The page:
We may, for a variety of reasons, not be able to avoid them, but we can determine how we interact with them and how we allow them to interact with us.

So, how to take control of your life and stop being pushed around?

Learning to set clear firm boundaries with the people in our lives at work and in our personal lives is the best way to protect ourselves from the negative effects of this kind of behavior.

What Boundaries Are (And What They’re Not)

Boundaries are limits

—they are not threats or ultimatums. Boundaries inform or teach. They are not a form of punishment.

Boundaries are firm lines—determined by you—which cannot be crossed by those around you. They are guidelines for how you will allow others to treat you and what kind of behaviors you will expect.

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Healthy personal boundaries help protect you from physical or emotional pain. You may also need to set firm boundaries at work to ensure you and your time are not disrespected. Don’t allow others to take advantage of your kindness and generosity.

Clear boundaries communicate to others that you demand respect and consideration—that you are willing to stand up for yourself and that you will not be a doormat for anyone. They are a “no trespassing” sign that makes it very clear when a line has been crossed and that there will be consequences for doing so.

Boundaries are not set with the intention of changing other people. They may change how people interact with you, but they are more about enforcing your needs than attempting to change the general behavior and attitude of others.

How to Establish Boundaries and Take Control of Your Life

Here are some ways that you can establish boundaries and take control of your life.

1. Self-Awareness Comes First

Before you can establish boundaries with others, you first need to understand what your needs are.

You are entitled to respect. You have the right to protect yourself from inappropriate or offensive behavior. Setting boundaries is a way of honoring your needs.

To set appropriate boundaries, you need to be clear about what healthy behaviors look like—what healthy relationships look like.

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You first have to become more aware of your feelings and honest with yourself about your expectations and what you feel is appropriate behavior:

  • Where do you need to establish better boundaries?
  • When do you feel disrespected?
  • When do you feel violated, frustrated, or angered by the behavior of others?
  • In what situations do you feel you are being mistreated or taken advantage of?
  • When do you want to be alone?
  • How much space do you need?

You need to honor your own needs and boundaries before you can expect others to honor them. This allows you to take control of your life.

2. Clear Communication Is Essential

Inform others clearly and directly what your expectations are. It is essential to have clear communication if you want others to respect your boundaries. Explain in an honest and respectful tone what you find offensive or unacceptable.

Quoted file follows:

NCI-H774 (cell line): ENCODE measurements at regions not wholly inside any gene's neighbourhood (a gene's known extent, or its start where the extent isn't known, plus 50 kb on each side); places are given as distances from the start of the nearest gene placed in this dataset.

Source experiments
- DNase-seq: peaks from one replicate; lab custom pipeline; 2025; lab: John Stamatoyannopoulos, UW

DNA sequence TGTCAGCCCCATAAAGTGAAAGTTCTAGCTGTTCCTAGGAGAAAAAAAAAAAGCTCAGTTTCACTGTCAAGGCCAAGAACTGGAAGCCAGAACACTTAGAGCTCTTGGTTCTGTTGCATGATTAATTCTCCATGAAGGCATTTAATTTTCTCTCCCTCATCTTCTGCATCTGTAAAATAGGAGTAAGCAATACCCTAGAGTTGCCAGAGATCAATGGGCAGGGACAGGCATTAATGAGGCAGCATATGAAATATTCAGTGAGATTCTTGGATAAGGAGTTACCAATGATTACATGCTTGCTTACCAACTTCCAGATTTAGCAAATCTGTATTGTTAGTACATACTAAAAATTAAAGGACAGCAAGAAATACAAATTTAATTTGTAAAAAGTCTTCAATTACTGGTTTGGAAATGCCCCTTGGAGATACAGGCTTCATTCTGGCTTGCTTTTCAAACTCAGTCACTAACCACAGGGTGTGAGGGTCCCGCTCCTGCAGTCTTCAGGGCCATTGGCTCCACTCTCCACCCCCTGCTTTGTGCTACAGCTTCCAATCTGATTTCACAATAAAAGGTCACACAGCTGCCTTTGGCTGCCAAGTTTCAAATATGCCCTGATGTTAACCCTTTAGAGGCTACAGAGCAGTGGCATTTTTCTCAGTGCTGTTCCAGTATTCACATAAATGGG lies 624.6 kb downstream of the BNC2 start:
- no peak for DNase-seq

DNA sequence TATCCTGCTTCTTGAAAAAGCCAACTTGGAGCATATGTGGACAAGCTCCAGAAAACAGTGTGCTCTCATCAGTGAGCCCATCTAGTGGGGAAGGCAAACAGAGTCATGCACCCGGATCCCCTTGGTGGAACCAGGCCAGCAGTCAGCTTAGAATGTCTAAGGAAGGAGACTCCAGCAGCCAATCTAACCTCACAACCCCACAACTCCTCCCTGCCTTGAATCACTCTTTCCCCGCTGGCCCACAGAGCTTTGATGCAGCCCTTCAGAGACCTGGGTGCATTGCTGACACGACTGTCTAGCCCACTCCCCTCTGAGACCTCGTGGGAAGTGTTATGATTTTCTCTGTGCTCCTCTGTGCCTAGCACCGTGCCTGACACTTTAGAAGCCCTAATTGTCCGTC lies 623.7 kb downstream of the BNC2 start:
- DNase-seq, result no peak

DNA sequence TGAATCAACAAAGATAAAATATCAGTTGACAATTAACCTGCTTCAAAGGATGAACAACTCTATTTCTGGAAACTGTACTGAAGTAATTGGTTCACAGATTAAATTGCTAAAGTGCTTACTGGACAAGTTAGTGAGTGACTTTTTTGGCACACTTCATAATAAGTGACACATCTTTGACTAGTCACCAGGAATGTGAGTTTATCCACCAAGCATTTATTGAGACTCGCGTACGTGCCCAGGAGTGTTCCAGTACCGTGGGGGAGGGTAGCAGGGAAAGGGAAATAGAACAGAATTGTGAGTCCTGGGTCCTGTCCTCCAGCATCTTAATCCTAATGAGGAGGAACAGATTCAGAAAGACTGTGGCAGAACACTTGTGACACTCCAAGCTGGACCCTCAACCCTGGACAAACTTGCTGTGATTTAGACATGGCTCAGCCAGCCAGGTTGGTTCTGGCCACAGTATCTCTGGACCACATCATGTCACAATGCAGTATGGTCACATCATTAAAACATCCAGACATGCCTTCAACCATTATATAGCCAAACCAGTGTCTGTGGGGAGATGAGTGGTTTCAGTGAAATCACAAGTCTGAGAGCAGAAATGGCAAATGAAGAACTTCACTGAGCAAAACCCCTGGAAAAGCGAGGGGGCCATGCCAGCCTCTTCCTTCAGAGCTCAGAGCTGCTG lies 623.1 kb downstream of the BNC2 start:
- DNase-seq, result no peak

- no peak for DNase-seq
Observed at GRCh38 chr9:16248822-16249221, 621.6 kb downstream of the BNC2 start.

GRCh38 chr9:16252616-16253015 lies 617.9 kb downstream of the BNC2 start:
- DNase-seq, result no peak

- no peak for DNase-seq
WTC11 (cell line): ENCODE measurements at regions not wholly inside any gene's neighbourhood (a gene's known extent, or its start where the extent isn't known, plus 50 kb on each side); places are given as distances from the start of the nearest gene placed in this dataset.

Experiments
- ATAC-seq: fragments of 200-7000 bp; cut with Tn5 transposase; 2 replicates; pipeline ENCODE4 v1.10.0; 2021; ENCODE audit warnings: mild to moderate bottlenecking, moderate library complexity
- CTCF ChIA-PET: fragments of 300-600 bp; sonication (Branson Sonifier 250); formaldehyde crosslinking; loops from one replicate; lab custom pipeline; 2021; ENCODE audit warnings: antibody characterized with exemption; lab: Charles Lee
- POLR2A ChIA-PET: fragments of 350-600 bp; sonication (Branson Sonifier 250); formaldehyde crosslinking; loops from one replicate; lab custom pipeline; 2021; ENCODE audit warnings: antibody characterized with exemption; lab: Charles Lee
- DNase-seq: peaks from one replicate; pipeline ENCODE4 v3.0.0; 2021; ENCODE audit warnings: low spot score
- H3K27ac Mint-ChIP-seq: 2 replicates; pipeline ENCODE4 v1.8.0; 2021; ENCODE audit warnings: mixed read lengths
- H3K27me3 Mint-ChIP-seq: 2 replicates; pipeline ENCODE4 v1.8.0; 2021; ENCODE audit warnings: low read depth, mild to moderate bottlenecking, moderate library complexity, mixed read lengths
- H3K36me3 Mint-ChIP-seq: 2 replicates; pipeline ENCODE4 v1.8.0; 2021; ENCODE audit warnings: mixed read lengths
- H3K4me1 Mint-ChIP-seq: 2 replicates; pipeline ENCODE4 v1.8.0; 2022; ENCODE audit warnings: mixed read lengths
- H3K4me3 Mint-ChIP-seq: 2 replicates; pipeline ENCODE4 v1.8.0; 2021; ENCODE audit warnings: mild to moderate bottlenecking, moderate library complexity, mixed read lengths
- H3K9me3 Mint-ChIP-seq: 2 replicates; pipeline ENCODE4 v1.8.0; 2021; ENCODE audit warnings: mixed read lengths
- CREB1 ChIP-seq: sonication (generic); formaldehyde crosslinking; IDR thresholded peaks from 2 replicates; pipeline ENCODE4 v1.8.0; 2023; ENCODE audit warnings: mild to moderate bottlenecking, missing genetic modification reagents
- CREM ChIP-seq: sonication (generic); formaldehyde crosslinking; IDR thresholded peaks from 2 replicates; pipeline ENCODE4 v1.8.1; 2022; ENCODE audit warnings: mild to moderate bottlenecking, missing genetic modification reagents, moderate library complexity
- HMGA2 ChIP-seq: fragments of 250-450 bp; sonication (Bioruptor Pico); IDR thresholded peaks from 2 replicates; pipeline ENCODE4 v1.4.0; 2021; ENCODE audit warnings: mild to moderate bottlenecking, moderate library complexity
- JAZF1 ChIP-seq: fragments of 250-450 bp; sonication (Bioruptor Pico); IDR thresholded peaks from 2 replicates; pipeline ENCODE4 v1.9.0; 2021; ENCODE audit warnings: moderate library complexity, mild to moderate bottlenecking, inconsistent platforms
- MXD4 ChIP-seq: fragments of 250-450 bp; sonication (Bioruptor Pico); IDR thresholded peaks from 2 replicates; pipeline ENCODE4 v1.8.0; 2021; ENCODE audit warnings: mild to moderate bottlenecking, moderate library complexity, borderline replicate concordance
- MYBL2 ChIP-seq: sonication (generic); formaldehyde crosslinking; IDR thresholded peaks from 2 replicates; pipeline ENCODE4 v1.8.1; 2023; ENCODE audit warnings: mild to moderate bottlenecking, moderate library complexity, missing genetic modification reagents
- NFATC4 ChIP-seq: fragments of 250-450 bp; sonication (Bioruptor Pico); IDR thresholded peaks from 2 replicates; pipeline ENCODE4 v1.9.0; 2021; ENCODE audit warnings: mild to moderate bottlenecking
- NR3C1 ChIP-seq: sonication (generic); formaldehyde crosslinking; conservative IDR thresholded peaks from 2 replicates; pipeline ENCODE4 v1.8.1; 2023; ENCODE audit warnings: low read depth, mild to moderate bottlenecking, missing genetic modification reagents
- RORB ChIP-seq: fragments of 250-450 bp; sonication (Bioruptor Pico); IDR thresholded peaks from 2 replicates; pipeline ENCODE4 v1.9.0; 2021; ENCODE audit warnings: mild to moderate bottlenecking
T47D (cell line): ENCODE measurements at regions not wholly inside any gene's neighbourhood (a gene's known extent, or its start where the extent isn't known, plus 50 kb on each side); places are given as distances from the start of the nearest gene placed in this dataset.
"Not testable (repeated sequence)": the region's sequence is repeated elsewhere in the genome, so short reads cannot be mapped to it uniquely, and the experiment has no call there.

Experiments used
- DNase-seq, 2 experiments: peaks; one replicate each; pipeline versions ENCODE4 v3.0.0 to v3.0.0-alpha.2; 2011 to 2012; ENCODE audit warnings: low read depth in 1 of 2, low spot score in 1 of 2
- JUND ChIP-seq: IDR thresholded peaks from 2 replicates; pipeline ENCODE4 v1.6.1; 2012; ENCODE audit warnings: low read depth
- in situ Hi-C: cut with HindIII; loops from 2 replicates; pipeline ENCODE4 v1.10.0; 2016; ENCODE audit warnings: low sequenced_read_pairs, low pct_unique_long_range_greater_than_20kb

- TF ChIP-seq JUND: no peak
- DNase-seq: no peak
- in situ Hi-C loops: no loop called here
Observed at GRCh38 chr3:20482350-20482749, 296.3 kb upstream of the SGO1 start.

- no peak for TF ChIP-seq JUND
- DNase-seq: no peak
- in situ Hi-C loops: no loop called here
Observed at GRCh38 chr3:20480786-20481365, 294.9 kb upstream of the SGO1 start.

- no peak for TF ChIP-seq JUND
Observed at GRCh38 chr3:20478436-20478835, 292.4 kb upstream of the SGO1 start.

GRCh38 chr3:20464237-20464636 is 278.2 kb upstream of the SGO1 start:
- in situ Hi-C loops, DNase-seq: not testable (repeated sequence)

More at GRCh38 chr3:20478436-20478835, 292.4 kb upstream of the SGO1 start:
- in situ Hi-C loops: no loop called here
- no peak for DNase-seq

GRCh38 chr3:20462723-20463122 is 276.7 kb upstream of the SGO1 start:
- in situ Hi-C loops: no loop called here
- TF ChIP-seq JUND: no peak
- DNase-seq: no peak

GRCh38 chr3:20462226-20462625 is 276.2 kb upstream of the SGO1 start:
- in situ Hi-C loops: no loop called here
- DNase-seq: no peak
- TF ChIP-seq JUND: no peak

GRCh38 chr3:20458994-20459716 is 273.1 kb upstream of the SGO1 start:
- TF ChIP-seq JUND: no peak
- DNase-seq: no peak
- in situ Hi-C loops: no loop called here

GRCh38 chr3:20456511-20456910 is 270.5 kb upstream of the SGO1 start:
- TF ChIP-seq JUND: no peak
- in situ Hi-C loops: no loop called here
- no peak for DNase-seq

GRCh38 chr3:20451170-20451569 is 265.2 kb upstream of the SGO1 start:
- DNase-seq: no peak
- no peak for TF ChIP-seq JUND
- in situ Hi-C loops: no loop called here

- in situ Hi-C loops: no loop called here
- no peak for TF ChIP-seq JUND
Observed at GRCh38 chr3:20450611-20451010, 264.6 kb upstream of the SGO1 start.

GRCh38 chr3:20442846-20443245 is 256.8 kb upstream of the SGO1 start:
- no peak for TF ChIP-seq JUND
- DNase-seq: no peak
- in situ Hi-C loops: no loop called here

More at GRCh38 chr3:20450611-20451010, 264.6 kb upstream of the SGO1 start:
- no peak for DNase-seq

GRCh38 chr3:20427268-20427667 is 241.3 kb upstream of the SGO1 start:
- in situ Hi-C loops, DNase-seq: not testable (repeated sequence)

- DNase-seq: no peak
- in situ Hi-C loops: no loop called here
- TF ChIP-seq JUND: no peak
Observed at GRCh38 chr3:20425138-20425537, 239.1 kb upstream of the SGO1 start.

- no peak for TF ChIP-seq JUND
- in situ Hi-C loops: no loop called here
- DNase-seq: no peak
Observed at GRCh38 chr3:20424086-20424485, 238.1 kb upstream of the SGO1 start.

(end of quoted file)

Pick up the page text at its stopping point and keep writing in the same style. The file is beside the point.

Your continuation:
Many people simply aren’t aware that they are behaving inappropriately. They may never have been taught proper manners or consideration for others.

3. Be Specific but Don’t Blame

Taking a blaming or punishing attitude automatically puts people on the defensive. People will not listen when they feel attacked. It’s part of human nature.

That said, you do not need to overexplain or defend yourself. Boundaries are not open to compromise.

Sample language:

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  • “You may not…yell or raise your voice to me…”
  • “I need…to be treated with respect…”
  • “It’s not okay when…you take things from my desk without asking…”
  • “I won’t…do your work…cover for you anymore…”
  • “It’s not acceptable when…you ridicule or insult me…”
  • “I am uncomfortable when…you use offensive language”
  • “I will no longer be able to…lend you money…”

Being able to communicate these without sounding accusatory is essential if you want others to respect your boundaries so you can take control of your life.

4. Consequences Are Often Necessary

Determine what the appropriate consequences will be when boundaries are crossed. If it’s appropriate, be clear about those consequences upfront when communicating those boundaries to others.

Follow through. People won’t respect your boundaries if you don’t enforce them.

Standing our ground and forcing consequences doesn’t come easily to us. We want to be nice. We want people to like us, but we shouldn’t have to trade our self-respect to gain friends or to achieve success.

We may be tempted to let minor disrespect slide to avoid conflict, but as the familiar saying goes, “if you give people an inch, they’ll take a mile.”

It’s much easier to address offensive or inappropriate behavior now than to wait until that behavior has gotten completely out of hand.

It’s also important to remember that positive reinforcement is even more powerful than negative consequences. When people do alter the way they treat you, acknowledge it. Let people know that you notice and appreciate their efforts.

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Final Thoughts

Respect is always a valid reason for setting a boundary. Don’t defend yourself or your needs. Boundaries are often necessary to protect your time, your space, and your feelings. And these are essential if you want to take control of your life.

Start with the easiest boundaries first. Setting boundaries is a skill that needs to be practiced. Enlist support from others if necessary. Inform people immediately when they have crossed the line.

Don’t wait. Communicate politely and directly. Be clear about the consequences and follow them through.

The better you become at setting your own boundaries, the better you become at recognizing and respecting the boundaries of others.

Remember that establishing boundaries is your right. You are entitled to respect. You can’t control how other people behave, but you do have control over the way you allow people to treat you.

Learning to set boundaries is not always easy, but with time, it will become more comfortable. You may eventually find that boundaries become automatic and you no longer need to consciously set them.

They will simply become a natural extension of your self-respect.

Featured photo credit: Thomas Kelley via unsplash.com